In the midst of this pandemic, Conchita from Chicago shares with us her achievements in her fight for equality for migrants.
VICTORIA! Thanks to our legislative champions! Illinois Access to Justice can continue to provide legal services and education to our vulnerable communities. VICTORIA! Illinois becomes the first state in the country to cover undocumented seniors
Ere Rendón told us the news "As a member of the Healthy Illinois Campaign Steering Committee we want to thank the Illinois Latino Legislative Caucus for their unwavering commitment to funding to expand Medicaid (health coverage) to low-income undocumented adults in Illinois!"
We are at the heart of the Latino community, not only in Illinois, but also in Chicago, with a large presence of Mexican immigrants. A place with a lot of optimism and a lot of determination. We are immigrants, and we came here so we can give our children a better life. And I think now is a much more challenging time. Ere Rendon is an immigration advocate for the non-profit Resurrection Project based in Chicago. I think people are as afraid of the virus as they are of what it means to them in terms of deepening poverty. And I think these two fears are now so overwhelming to our families. Hard times that weigh heavily on Rendon. Both of his parents are undocumented. Since then, 15 members of her family have tested positive, and she says that when the virus attacks the more than half million undocumented immigrants in the state of Illinois, relief is lacking. There are no benefits. There is no unemployment. There is no evidence of stimulus reaching the people we work with. So they have no choice but to go to work or find a way to make a living. To help, the resurrection project has created a fund based on donations. We go to a house, she has four U.S. citizen children, and her husband has not worked since early March. So we're going to give her her check, and hopefully that will help. From a public health perspective, we need to make sure that people who need to be quarantined can stay home, and that means they should be able to pay their rent, their bills and put food on the table. We have to give people money to be able to do that.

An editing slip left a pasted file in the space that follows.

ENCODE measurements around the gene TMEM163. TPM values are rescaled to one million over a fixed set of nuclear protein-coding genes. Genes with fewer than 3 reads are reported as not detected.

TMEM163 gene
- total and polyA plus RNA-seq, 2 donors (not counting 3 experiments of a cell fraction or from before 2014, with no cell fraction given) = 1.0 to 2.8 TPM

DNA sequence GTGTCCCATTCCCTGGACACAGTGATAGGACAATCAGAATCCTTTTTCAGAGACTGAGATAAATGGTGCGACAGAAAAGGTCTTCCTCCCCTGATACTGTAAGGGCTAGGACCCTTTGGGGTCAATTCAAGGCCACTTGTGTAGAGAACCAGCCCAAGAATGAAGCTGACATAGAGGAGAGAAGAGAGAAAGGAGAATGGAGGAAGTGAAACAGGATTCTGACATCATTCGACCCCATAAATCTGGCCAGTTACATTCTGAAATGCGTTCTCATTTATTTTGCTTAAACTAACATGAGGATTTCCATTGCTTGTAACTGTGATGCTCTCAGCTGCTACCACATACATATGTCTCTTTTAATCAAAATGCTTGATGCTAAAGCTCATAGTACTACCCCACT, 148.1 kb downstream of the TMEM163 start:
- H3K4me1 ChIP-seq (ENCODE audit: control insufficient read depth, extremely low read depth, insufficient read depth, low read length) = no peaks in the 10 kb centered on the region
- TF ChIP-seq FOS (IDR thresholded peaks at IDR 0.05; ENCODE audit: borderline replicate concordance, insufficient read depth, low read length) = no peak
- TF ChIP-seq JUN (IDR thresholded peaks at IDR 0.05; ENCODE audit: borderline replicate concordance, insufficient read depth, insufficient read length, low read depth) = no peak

Illinois will be the first state to give health insurance to people over 65 regardless of their immigration status, it's just the beginning.
For Rosa, the experience of fighting COVID-19 in isolation and without the benefit of any medical assistance, has left deep feelings of trauma. ¨I honestly suffered a lot emotionally," she said. ¨ We need this help... because we have been living in this country for many years. And it would be so difficult for us to continue without medical coverage in this country that we've made our home.¨
All that remains is to greet them and bless them and thank them for belonging to the MSC. This has been by the grace of God an opportunity, which God gives us to be part of God's dream for his people. Even in times of world-wide test, He gives us rays of hope, that He Himself takes care of canalizing them and weaving them, those situations and histories of ours, and that when doing with others, a world, more solidary, that looks for justice, is obtained.
Thank God that he is the Hope of our world. For Him the Glory and Honor.
Concepción Rodríguez sc/ Chicago, Il 25 de mayo 2020